If the Pentagon does reduce staff, however, another provision would increase buyouts to $40,000.
House lawmakers are intent on protecting the Defense Department’s civilian workforce from unnecessary cuts, voting this week to require the Pentagon to submit a plan to ensure it retains a sufficient number of civil servants.
An amendment added to the Fiscal 2018 National Defense Authorization Act would require the report in an attempt to “address the chronic disconnect between budget and strategy,” according to its author, Rep. Seth Moulton, D-Mass. The workforce plan would require Defense to employ at least enough civilian employees to support the National Military Strategy.
The department needs an “analysis of the impact of changes in the size of the civilian workforce to the size and readiness of military force structure,” Moulton said, adding the House Armed Services Committee had heard from Pentagon leaders about the difficulty of “budgetary tradeoffs” happening at Defense stations around the world.
Military personnel are being overworked due to a lack of civilian support staff, Moulton explained. The report would identify the impact of civilian workforce reductions underway and where staffing should be increased.
If the Pentagon decides to move forward with workforce reductions anyway, another provision of the NDAA would boost their separation compensation. While the rest of the federal government offers employee buyouts up to $25,000, Congress last year allowed Defense to pay any of its workers accepting Voluntary Separation Incentive Pay up to $40,000. That was set to be a one-year pilot, though the new bill would extend the increased maximum to 2021. The $25,000 cap has not otherwise changed since Congress first authorized the VSIP program in 1994.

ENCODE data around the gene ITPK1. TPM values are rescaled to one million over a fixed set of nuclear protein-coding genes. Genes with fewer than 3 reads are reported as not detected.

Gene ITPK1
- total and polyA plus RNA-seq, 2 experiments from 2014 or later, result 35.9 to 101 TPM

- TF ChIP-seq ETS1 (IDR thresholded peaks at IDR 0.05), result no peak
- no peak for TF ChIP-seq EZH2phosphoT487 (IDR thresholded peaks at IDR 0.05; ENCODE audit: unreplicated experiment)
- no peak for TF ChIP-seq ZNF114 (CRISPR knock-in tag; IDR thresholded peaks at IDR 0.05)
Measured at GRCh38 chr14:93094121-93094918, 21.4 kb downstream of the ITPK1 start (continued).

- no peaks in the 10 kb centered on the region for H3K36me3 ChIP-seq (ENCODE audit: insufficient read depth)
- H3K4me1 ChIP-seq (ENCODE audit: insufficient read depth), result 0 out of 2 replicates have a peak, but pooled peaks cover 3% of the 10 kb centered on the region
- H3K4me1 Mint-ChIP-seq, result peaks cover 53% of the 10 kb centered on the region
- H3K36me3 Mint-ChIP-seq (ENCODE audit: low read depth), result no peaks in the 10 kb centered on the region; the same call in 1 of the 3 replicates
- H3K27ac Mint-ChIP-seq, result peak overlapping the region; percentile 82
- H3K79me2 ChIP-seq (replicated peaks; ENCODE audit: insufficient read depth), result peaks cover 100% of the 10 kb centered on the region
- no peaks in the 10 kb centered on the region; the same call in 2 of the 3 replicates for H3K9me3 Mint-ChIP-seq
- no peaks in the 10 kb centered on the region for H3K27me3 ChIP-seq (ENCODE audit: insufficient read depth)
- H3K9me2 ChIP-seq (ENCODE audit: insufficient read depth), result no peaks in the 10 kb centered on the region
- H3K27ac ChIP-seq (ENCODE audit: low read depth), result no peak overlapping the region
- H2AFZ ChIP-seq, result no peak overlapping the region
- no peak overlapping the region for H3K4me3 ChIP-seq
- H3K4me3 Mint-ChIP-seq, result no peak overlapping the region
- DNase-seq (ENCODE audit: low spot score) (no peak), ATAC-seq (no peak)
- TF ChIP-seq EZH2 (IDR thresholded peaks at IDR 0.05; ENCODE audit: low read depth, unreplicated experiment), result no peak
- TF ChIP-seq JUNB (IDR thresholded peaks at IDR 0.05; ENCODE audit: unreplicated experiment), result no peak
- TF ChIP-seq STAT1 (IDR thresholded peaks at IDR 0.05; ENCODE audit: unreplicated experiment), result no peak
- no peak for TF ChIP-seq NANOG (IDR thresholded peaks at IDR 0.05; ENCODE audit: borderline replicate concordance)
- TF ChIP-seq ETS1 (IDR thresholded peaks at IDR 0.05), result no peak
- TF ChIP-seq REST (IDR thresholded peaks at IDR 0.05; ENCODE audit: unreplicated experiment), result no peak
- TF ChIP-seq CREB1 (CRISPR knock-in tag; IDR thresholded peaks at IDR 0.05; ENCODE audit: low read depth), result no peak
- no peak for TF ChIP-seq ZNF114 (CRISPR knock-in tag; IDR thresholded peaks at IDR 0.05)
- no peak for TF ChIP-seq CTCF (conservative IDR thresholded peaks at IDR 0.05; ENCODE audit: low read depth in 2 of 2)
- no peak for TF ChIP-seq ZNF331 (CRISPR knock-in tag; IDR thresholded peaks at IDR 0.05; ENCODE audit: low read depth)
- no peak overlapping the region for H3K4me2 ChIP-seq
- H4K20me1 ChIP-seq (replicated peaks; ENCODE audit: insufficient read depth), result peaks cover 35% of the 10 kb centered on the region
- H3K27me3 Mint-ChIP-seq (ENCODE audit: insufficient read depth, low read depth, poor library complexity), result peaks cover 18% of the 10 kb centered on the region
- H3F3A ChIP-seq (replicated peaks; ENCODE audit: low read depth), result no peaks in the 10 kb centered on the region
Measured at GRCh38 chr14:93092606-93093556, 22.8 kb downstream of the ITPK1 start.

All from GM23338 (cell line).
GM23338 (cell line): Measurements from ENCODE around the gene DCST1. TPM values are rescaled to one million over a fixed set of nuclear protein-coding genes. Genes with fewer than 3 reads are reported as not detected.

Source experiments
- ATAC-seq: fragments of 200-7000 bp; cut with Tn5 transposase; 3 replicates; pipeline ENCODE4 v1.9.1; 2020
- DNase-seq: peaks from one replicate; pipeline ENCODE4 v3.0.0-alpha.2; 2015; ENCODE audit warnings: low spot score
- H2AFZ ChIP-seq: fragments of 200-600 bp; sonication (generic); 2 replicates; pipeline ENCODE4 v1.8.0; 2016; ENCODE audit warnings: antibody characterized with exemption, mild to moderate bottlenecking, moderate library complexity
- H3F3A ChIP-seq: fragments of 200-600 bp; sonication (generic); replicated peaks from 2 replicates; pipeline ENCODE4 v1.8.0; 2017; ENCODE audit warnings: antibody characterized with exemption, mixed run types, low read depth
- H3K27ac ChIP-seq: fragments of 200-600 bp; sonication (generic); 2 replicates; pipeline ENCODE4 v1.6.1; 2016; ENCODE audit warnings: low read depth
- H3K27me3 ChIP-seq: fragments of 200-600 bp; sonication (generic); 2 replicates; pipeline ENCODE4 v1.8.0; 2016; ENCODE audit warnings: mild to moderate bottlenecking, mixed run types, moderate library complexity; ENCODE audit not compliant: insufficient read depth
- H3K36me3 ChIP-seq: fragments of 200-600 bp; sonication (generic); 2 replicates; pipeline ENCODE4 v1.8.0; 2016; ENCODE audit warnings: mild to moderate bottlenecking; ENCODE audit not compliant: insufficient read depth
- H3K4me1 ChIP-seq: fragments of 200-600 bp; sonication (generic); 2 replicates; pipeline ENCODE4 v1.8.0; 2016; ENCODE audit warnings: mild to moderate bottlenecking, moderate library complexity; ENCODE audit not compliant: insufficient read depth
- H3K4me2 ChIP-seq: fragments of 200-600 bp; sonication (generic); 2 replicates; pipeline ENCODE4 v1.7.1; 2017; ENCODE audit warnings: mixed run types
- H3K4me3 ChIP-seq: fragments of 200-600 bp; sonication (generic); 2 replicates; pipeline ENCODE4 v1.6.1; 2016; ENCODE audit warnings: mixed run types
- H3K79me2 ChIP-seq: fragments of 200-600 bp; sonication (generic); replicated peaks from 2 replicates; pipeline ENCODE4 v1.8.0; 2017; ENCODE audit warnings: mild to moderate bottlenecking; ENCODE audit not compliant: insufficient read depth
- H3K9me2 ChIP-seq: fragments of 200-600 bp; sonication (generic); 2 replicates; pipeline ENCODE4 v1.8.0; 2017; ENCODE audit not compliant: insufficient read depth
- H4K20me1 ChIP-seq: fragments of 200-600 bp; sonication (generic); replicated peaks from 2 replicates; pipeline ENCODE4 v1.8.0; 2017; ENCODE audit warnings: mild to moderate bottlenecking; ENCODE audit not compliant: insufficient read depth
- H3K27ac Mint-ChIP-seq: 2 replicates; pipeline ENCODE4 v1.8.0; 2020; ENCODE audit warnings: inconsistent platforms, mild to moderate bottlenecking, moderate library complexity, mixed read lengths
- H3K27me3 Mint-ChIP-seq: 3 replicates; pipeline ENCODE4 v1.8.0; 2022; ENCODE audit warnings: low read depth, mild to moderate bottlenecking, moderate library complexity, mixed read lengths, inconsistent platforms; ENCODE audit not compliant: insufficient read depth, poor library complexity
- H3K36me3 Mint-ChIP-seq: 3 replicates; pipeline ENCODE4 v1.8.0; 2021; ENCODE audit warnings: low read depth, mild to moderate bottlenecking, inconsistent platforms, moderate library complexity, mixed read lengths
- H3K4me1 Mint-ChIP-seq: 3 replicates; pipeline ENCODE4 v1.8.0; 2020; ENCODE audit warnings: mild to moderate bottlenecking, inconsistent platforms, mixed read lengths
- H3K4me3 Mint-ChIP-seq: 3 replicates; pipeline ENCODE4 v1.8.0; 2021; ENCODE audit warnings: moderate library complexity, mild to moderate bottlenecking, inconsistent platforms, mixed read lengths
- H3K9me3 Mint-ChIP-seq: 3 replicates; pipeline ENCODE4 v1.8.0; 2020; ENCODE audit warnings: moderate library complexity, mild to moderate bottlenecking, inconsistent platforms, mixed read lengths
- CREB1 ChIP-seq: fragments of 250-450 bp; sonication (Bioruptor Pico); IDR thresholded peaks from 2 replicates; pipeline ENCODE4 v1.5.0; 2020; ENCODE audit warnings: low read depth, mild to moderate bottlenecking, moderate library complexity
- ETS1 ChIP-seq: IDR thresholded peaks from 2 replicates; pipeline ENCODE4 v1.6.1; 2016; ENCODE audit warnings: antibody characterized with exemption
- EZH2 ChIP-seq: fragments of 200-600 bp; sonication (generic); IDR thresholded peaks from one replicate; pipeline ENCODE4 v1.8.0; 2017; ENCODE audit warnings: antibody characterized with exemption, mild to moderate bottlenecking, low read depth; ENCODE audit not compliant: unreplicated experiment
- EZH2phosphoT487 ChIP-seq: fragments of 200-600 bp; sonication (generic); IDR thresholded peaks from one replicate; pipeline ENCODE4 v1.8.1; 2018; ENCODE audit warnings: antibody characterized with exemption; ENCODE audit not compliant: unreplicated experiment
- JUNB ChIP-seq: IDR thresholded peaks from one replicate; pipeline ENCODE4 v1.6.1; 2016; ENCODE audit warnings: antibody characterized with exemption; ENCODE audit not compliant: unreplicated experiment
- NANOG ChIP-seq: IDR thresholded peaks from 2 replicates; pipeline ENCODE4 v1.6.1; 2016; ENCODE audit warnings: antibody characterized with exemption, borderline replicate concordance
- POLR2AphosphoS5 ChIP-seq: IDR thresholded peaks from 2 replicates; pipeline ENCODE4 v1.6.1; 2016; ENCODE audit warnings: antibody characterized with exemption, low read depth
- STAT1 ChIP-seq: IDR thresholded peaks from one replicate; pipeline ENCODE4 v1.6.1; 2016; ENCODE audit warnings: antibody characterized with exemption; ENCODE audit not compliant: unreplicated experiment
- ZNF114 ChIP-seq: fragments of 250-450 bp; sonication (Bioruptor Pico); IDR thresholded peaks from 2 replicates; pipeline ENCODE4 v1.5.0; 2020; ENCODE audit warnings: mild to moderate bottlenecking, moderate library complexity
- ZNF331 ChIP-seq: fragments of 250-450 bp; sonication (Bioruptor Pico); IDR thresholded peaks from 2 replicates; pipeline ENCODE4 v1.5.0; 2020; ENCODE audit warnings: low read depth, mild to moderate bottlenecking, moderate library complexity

The authorization bill also contains some reforms in case Defense goes in the opposite direction with its workforce. The measure would allow the Pentagon to immediately appoint retired military members into civil service positions to “meet emergency needs.” Currently, those individuals would have to be retired for six months before receiving such an appointment. The department would also retain direct hire authority until 2021 for depots and ranges, which is currently set to expire in 2018.
The Armed Service Committee approved the bill this week in a 60-1 vote. It now heads to the House floor.
Image via Felix Lipov/Shutterstock.com.
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